In 1994, a group of Alaskans – concerned about rapid ecological changes unfolding in Cook Inlet - came together and formed Cook Inletkeeper, modeled after successful "Waterkeeper" programs across the country. In 1995, local conservation groups (Alaska Center for the Environment, Greenpeace, Trustees for Alaska) negotiated a settlement with Cook Inlet oil & gas producers (Unocal, Shell-Western & Marathon) for over 4,200 violations of the federal Clean Water Act in Cook Inlet. The EPA found the allegations so serious that it joined the litigation, and rather than face huge potential penalties in court, the oil companies chose to direct 3 years of start-up funding to Cook Inletkeeper in a landmark settlement.
The "Waterkeeper" concept dates back to the 19th century English tradition where Riverkeepers were the wardens of private streams, assuring the waters were healthy, well stocked and free of poachers. In the 1980's, fishermen concerned about pollution in New York's Hudson River started the first Waterkeeper program in the United States. Today, there are hundreds Waterkeeper programs across the country, and together they comprise the Waterkeeper Alliance. Each Waterkeeper has a vessel to actively patrol their respective watersheds, and their common goal is to protect water quality through active stewardship, research, advocacy and education.
Since its inception, Inletkeeper has become a leader at the state and national levels in the fight for clean water and healthy fisheries. Some of Cook Inletkeeper’s major accomplishments include:
- The state granted everyday Alaskans the legal right to reserve water in a wild salmon stream! Over 14,000 Alaskans submitted comments to the state in support of an in-stream flow reservation, requiring water to be kept in Middle Creek in the Chuitna River watershed.
- Worked with local municipalities and harbormasters to kick-off Alaska's first Clean Harbors Certification Project, designed to save money while reducing boat-based pollution. We’ve already certified four harbors and we’re working on more! Plus, we are leading the effort statewide to address pollution and navigation problems associated with abandoned and derelict vessels!
- Pioneered the science needed to understand the impacts of climate change on Cook Inlet salmon streams; today, this work has spread across Alaska, as politicians, managers and developers increasingly understand the threats posed by fossil fuels to the health of our fisheries.
- Spearheaded the Alaska Coal Working Group, which grew into a statewide effort designed to protect our climate and our oceans by keeping Alaska’s prolific coal reserves in the ground.
- Played a lead role helping to secure an endangered species listing for the beleaguered Cook Inlet beluga whale (with critical habitat near the proposed Chuitna coal mine), and played a central role helping to obtain a dedicated tug vessel – for the first time ever - to assist oil tankers in rough Inlet waters.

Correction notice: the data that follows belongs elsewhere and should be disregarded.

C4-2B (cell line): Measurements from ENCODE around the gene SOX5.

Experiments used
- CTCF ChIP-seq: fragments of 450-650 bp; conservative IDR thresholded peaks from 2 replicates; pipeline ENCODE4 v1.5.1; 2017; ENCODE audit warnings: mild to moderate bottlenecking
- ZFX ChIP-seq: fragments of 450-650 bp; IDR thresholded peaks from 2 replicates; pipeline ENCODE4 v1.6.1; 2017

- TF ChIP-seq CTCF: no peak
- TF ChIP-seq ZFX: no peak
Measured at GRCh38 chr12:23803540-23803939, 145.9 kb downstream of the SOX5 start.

- Co-led fight to drive coalbed methane development from Southcentral Alaska; in 2004, the State of Alaska rescinded its short-sighted CBM program, and in 2005, companies relinquished over 300,000 acres of leases in the state’s most populated areas.
- Worked for the past twenty years with Native Tribes, fishing groups and others to oppose offshore oil and gas drilling in the sensitive and productive waters of Lower Cook Inlet; since our inception, only one set of leases has been active, and Inletkeeper has worked to ensure all drilling there occurs from onshore.
- Released the first-ever technical critique of Cook Inlet pipelines, leading to new rules and oversight policies that have reduced spills and leaks over 90%.
- Organized grassroots effort to restrict jetskis in the Kachemak Bay Critical Habitat Area – an important habitat for sport, commercial and subsistence fisheries and now the world’s largest jetski-free zone.
- Prevailed in landmark litigation that removed over 660,000 acres of sensitive beluga whale habitat from the State’s annual 4.2 million acre areawide oil and gas lease sale.
- Established Alaska’s first agency-approved citizen-based water quality monitoring program, and trained over 500 citizens to collect scientifically defensible data to guide better resource management decisions.
Our Logo - Sedna
Cook Inletkeeper has embraced “Sedna” – a mythological goddess of the sea – as its logo. Maritime cultures throughout the world have mythologies built around a sea goddess whose role it is to protect the ocean’s creatures and assure proper action for successful hunting and gathering resources from the sea. The Inuit peoples of the Arctic describe Sedna as the Mother of Sea Beasts, one of the primal forces of nature. During a dispute she was thrown out of a kayak and while trying to get back in, her fingers were severed. Her fingers then grew into fish, seals, whales, and all of the other sea creatures. She lives eternally on the ocean’s bottom and her tragic story explains the creation of all sea life. As a life-death symbol, she is feared and demanding. Proper action and due respect are required by us humans if we are to live harmoniously with nature and reap the ocean’s bounty. We have chosen the Sedna symbol to convey our program of caring, vigilance and responsibility.